The owners and operators of a Los Angeles-area durable medical equipment (DME) company were sentenced to prison today in connection with an approximately $1 million power wheelchair fraud scheme, announced Assistant Attorney General Lanny A. Breuer of the Criminal Division; George S. Cardona, Acting U.S. Attorney for the Central District of California; Steven Martinez, Assistant Director In Charge of the FBI’s Los Angeles Field Office; and Glenn R. Ferry, Special Agent-in-Charge for the Los Angeles Region of the Office of Inspector General (OIG) for the Department of Health and Human Services (HHS).
Gevork Kartashyan, 45, and Eliza Shubaralyan, 42, were each sentenced to serve two years in prison by U.S. District Judge Stephen V. Wilson of the Central District of California. In addition, Kartashyan and Shubaralyan were ordered to serve three years of supervised release following their prison terms and to pay $400,000 in restitution, jointly and severally.
Kartashyan and Shubaralyan, who are married, were convicted at a July 2009 trial in federal court in Los Angeles. Kartashyan was found guilty of conspiracy to commit health care fraud and health care fraud, and Shubaralyan was found guilty of health care fraud. At trial, the evidence showed that Kartashyan and Shubaralyan, through their company CHH Medical Supply, billed Medicare $949,859 and were paid $597,750 as a result of the billing. According to evidence presented at trial, virtually all the billing was for medically unnecessary power wheelchairs and wheelchair accessories.
At trial, elderly Medicare beneficiaries testified about how they were recruited into the scheme. According to testimony, the beneficiaries were taken to Los Angeles-area medical clinics, where they turned over their Medicare numbers and other personal identifying information. Some beneficiaries testified that they were promised vitamins, diabetic shoes and other items that they never received, in return for providing their beneficiary numbers. According to evidence presented at trial, these clinics were in the business of generating fraudulent power wheelchair prescriptions that could be sold to DME company owners, who then billed Medicare for the wheelchairs. Many of the beneficiaries did not know they were getting a power wheelchair until it was delivered by CHH Medical Supply. All of the beneficiaries testified that they did not need or use the power wheelchairs.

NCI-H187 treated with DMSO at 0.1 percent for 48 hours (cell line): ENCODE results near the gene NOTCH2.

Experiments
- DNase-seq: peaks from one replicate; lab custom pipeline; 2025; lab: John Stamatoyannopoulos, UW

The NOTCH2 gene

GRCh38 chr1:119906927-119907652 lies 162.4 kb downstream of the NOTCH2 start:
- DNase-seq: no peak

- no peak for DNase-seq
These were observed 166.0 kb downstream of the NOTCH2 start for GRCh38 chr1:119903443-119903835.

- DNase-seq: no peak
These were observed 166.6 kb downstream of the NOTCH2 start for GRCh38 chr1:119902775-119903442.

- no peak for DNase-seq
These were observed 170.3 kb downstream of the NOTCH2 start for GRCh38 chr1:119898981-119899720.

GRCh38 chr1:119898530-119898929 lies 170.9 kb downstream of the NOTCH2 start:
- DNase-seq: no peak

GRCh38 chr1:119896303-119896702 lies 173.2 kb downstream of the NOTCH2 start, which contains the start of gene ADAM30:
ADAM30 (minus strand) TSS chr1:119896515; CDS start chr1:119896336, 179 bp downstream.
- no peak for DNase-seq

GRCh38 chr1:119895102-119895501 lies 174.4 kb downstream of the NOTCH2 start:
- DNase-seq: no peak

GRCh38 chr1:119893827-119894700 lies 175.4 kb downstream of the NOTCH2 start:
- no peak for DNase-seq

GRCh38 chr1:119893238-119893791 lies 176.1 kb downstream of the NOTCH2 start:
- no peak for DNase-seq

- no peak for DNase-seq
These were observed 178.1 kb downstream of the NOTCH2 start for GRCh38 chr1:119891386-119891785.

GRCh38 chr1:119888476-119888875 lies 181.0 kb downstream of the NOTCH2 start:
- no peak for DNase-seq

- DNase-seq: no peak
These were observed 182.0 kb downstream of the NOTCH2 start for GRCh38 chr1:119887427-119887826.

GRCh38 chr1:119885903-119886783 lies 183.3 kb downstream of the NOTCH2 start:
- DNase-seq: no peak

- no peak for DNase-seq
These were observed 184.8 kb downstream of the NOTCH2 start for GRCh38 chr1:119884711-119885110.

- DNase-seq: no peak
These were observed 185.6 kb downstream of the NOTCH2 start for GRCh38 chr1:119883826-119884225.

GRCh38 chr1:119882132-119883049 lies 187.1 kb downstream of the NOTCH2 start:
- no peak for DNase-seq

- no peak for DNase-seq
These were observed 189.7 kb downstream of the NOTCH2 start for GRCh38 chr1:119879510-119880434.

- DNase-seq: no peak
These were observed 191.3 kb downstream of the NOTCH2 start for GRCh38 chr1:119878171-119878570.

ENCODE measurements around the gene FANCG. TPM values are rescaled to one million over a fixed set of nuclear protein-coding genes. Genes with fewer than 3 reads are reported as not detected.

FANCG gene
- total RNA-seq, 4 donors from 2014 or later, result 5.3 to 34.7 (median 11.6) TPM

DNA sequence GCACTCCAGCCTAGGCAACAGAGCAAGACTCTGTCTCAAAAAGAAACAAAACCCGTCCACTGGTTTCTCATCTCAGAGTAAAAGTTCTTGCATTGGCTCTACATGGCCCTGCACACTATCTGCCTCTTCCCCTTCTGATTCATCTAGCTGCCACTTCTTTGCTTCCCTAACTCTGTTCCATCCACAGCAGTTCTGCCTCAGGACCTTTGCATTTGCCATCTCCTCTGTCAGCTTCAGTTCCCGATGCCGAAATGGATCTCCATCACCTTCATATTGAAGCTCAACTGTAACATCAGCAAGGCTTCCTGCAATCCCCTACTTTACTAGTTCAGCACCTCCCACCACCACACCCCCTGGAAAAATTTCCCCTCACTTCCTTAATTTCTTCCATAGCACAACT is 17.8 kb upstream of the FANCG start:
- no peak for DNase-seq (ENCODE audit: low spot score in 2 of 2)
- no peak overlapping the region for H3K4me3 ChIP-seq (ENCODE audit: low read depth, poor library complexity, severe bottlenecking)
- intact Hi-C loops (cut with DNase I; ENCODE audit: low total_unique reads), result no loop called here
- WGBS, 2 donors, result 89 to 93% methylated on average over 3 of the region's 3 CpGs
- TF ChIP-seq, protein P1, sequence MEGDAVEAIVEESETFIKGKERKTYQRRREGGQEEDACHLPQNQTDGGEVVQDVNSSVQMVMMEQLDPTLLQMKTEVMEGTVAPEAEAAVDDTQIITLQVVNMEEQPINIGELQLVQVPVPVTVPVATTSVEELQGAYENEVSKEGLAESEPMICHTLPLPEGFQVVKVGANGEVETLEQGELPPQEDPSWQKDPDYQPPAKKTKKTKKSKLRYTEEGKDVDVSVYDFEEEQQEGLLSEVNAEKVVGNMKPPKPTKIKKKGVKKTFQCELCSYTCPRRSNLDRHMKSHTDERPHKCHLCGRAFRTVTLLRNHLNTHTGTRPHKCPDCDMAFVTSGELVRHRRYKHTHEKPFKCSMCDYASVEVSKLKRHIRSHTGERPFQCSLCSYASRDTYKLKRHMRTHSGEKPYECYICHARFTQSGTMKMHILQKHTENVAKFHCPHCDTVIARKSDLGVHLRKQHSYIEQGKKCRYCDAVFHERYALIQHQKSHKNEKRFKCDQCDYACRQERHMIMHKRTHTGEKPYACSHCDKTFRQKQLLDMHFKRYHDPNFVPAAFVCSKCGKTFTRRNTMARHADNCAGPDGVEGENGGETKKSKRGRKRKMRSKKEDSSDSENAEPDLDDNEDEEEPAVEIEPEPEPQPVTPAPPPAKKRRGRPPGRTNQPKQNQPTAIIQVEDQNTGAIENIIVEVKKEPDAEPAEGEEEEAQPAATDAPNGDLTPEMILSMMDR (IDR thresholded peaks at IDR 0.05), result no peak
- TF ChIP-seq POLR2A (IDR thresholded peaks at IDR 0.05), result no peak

Five physicians testified at trial that they never authorized or approved the power wheelchair prescriptions written under their names. Three of these physicians testified that they never worked at the clinics listed on the phony prescription pads.
According to testimony at trial, Kartashyan regularly purchased power wheelchair prescriptions. The evidence also showed that after the power wheelchairs were delivered, Kartashyan generated phony forms stating that the beneficiaries’ homes were appropriate for the use of a power wheelchair, even though no home assessment was conducted.
The case was prosecuted by Assistant Chief John S. (Jay) Darden and Trial Attorney Jonathan T. Baum of the Criminal Division’s Fraud Section. The case was brought as part of the Medicare Fraud Strike Force, supervised by the U.S. Attorney’s Office for the Central District of California and the Criminal Division’s Fraud Section, with investigatory assistance from the FBI, HHS-OIG and the California Department of Justice, Bureau of Medi-Cal Fraud and Elder Abuse. Since their inception in March 2007, Strike Force operations in seven districts have obtained indictments of more than 500 individuals who collectively have falsely billed the Medicare program for more than $1 billion. In addition, HHS’s Centers for Medicare and Medicaid Services, working in conjunction with the HHS-OIG, are taking steps to increase accountability and decrease the presence of fraudulent providers.
To learn more about the Health Care Fraud Prevention and Enforcement Action Team (HEAT), go to: www.stopmedicarefraud.gov